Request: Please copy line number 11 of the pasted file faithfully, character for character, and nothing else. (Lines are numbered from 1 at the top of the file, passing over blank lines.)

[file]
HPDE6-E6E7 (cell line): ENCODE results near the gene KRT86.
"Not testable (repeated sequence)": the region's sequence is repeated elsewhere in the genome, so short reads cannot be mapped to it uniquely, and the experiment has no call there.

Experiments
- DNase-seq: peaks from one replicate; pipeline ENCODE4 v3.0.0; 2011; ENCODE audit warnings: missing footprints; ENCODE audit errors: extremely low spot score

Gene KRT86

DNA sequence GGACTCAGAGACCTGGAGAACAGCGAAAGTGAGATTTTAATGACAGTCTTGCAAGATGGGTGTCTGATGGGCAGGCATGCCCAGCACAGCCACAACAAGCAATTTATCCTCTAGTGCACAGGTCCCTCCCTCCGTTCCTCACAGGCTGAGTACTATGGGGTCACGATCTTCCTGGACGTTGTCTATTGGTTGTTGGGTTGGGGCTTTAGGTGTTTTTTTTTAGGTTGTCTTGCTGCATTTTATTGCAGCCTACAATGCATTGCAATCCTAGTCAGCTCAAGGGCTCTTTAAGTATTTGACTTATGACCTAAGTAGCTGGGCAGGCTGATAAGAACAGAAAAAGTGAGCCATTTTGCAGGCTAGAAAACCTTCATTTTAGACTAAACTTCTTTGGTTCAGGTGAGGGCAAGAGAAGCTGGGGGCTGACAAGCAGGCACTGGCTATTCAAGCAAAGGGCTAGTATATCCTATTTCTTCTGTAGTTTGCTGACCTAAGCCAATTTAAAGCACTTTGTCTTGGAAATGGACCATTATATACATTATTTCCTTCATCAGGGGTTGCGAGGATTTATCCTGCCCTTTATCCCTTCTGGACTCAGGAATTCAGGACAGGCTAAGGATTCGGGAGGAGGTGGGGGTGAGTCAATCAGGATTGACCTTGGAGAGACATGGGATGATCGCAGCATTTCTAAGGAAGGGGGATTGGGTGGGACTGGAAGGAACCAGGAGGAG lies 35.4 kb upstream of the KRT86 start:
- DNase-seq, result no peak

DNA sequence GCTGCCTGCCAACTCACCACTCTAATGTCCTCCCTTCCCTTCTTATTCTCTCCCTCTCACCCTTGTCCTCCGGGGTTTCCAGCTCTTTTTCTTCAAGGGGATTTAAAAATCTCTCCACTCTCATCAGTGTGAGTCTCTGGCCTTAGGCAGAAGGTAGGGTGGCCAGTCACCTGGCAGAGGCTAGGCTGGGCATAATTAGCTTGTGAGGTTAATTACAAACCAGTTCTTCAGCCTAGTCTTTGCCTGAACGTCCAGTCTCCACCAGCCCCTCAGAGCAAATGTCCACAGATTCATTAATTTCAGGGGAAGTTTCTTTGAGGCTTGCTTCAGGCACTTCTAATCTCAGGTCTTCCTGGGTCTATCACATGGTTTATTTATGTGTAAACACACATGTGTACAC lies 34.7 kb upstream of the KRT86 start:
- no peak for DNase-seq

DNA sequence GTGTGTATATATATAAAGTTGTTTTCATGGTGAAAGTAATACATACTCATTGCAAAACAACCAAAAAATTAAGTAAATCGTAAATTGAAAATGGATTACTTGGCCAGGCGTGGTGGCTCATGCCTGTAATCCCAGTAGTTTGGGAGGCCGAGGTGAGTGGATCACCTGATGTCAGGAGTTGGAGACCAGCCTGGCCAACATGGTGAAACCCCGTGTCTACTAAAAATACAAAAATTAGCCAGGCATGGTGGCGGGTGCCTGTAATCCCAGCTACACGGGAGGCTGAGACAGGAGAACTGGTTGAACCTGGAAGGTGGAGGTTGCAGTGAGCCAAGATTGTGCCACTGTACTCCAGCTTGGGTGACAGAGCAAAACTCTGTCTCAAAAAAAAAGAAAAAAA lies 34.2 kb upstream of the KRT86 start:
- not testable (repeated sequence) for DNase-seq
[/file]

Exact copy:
- not testable (repeated sequence) for DNase-seq